A model project for seniors housing

A model project for seniors housing

Thanks to partnerships involving the public sector, a not-for-profit service agency and a private developer, a former convent and school has been transformed into a 48-unit assisted living community.

For almost eight decades, Accueil Ste. Marie in Haileybury served as a school and spiritual resource centre.

Today, the former convent overlooking Lake Temiskaming has a new life as a home for an older clientele.

Place Sainte Marie opened its doors in August 2010, thanks to a public-private partnership that transformed the historic building into new housing for an aging population.

“Hopefully, we can do something similar in other areas because I feel that this is a great model for other communities,” said RoseMarie Raymond-Simmons, executive director of Timiskaming Home Support (THS).

THS, a not-for-profit agency with a volunteer board of directors, was founded in 1993.

It has evolved to offer a wide range of programs – from meals-on-wheels to housekeeping and personal care – enabling seniors and disabled adults in the district to live independently.

It is now Place Sainte Marie’s largest tenant, with a 9,000-square foot administration office on the ground floor of a new assisted living community.

“People say, ‘What’s the difference? It’s an ordinary apartment building.’ Not really, because you move here knowing that, if you need any help, home support is here,” said Sandra Larkin-Schoenijahn, Place Sainte Marie’s rental agent and resident manager.

The five-storey building offers 48 modern one- and two-bedroom apartments designed with retired residents in mind.

A number of tenants qualify for subsidized rents and/or enhanced services through funding from health and social service agencies.

Former convent

Constructed in 1927, the building had been home to the Soeurs de l’Assomption.

Only a handful of sisters remained in the convent when it was sold to Skyline in 2005.

The Guelph-based real estate entity planned to convert it to condominiums, but the concept did not draw enough interest. Then came the economic downturn in 2008, and there was some discussion of seniors apartments with a large rent-geared-to-income component.

Meanwhile, in nearby New Liskeard, THS had outgrown its offices.

With a staff of 110 full-time and part-time workers and volunteers, THS provides non-medical support services in a region stretching from Kirkland Lake to Temagami, and from the Quebec border west to Elk Lake and Gowganda.

In 2010-11, THS supplied 62,300 hours of homemaking help, delivered 12,700 meals, and provided 7,000 trips in accessible transit.

THS also provided assisted living services to groups of residents in New Liskeard and Kirkland Lake. Fully subsidized by the Ontario Ministry of Health and Long-Term Care, the services include daily visits by staff who help with dressing, meals and the basics of life.

When Raymond-Simmons saw the convent project at a standstill, she glimpsed an opportunity to extend assisted living services to Haileybury while preserving a historic building.

She pitched her vision of an assisted living community with THS as a tenant to Skyline.

“They said, ‘we’ll be up tomorrow,’” she recalled.

Skyline had long realized the local need for seniors housing, said Jason Ashdown, Skyline’s chief operating officer.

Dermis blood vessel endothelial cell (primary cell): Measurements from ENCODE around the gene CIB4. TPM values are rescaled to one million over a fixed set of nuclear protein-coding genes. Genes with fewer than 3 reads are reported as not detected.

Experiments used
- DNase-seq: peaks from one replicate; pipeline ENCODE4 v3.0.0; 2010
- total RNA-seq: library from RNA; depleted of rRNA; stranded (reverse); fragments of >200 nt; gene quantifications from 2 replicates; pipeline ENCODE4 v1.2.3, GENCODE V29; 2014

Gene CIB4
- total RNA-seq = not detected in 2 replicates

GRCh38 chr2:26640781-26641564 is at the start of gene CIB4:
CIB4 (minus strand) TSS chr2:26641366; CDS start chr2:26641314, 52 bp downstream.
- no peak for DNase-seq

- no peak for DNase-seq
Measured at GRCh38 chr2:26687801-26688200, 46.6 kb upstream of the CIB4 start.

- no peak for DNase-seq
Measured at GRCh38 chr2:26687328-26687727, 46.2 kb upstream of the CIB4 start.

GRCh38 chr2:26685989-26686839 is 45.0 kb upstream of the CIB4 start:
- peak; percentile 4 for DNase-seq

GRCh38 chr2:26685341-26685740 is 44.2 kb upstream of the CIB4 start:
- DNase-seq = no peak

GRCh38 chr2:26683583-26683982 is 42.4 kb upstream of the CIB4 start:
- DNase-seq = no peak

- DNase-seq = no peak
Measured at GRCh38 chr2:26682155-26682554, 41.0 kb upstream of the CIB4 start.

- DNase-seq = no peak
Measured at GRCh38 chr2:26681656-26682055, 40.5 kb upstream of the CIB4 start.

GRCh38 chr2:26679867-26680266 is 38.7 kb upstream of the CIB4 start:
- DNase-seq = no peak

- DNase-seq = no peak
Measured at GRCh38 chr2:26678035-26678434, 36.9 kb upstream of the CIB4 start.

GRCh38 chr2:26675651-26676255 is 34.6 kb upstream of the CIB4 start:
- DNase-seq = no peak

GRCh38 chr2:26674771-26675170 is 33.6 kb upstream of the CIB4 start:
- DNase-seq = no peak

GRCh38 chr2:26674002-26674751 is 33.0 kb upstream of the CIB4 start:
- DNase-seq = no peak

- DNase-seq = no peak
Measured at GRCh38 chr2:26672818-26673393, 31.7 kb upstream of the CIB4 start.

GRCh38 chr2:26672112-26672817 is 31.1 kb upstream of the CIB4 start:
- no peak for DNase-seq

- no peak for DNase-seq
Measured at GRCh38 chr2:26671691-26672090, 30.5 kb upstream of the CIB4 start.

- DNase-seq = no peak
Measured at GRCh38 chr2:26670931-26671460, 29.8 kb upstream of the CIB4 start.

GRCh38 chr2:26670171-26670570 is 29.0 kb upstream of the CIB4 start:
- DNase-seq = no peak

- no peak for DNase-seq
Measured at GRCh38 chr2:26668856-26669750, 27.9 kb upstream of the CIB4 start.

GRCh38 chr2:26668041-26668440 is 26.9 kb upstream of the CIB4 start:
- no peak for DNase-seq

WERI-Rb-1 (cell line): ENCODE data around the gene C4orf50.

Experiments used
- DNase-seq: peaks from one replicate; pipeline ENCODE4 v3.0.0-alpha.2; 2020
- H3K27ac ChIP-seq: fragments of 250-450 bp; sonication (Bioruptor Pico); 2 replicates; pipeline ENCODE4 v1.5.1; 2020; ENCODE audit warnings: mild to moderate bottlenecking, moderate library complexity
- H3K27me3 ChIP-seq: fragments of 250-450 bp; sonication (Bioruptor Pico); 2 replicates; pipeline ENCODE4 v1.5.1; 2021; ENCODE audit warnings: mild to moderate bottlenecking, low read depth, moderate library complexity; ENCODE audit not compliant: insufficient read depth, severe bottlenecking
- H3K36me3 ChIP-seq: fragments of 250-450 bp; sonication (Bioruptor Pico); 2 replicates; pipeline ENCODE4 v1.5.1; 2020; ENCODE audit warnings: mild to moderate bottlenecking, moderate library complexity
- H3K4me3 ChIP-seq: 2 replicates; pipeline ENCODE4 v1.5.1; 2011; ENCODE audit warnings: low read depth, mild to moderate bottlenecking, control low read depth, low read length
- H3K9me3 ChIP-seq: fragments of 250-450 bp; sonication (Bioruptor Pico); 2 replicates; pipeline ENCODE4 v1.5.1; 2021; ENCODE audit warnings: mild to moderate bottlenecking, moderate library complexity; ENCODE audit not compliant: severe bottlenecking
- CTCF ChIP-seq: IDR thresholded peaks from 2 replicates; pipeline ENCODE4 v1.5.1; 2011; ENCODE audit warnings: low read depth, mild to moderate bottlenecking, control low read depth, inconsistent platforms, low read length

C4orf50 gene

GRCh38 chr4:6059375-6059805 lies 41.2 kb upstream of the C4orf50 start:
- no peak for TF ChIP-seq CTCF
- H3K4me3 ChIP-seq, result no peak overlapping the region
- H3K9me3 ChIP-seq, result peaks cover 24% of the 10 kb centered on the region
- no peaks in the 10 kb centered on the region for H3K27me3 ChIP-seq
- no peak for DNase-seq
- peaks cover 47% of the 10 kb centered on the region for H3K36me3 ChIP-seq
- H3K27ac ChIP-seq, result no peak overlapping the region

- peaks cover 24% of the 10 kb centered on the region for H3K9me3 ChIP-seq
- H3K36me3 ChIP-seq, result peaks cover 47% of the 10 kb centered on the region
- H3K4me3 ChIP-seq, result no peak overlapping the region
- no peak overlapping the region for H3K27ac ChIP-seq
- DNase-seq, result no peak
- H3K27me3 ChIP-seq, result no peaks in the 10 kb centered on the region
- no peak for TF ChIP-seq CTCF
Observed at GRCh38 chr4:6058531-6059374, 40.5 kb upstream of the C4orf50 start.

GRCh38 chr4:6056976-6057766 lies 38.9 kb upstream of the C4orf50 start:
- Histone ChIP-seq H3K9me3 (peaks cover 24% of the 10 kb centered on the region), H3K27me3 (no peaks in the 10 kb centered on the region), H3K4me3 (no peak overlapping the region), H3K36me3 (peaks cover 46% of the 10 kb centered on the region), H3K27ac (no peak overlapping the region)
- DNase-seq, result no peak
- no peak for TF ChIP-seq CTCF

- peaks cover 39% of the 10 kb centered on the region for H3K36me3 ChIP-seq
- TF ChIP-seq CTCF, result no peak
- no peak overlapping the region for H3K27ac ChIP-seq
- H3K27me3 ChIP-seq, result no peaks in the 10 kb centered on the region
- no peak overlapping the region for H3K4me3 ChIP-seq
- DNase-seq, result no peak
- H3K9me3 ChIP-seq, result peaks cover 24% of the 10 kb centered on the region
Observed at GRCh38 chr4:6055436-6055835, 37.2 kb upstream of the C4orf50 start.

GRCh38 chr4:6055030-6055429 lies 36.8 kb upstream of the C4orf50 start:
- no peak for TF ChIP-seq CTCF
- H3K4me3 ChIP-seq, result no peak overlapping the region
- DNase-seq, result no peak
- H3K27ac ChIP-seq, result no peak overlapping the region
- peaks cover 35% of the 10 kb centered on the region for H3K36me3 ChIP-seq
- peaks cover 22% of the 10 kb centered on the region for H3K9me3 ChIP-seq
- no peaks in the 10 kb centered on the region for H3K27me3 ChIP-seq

But THS’ involvement was crucial for the development of Place Sainte Marie as a mixed use, assisted living complex, he said.

The North East LHIN was excited about the idea of the public-private partnership and agreed to fund the additional services, said Raymond-Simmons.

The project offered Timiskaming’s social services administration board a chance to ease the shortage of subsidized seniors housing, for which there can be a wait time of up to five years.

Subsidized services

Place Sainte Marie now offers one rent-geared-to-income unit and another three that also come with subsidized assisted living services. An additional seven units are rented at market rates but include assisted living services, while seven tenants currently receive a short-term rent supplement.

All residents may opt for assisted living services of their choosing.

A nurse lives in one of the units through a partnership with a nursing home in Haileybury, and offers residents “that extra ounce of comfort,” said Larkin-Schoenijahn.

There are visits by guest speakers such as paramedics and lawyers and Skyline is looking for other commercial tenants who would be a good fit with THS and residents.

Thanks to the new arrangement, THS has also been able to offer assisted living services to another four residents in the Haileybury area, and funding was approved at the same time for 15 residents in Englehart, about 40 kilometres away.

By relocating to Place Sainte Marie, Raymond-Simmons said THS has doubled its own space, moved an adult day programin-house, and added a collective kitchen where people prepare nutritious meals together and take servings home.

“I think too many times projects try to do it on their own,” she said.

To make Place Sainte Marie a reality, its supporters realized they needed to be “really creative” and use existing resources.

It can be a difficult process, but also an exciting one, she said.

“I think also, in the long run, it was cost-efficient in saving taxpayers money.”

It’s also proved to be an award-winning project.

In 2010, the Federation of Rental Housing Providers of Ontario named Place Sainte Marie the Rental Development of the Year.

Diane Johnson is a reporter with theTemiskaming Speaker.


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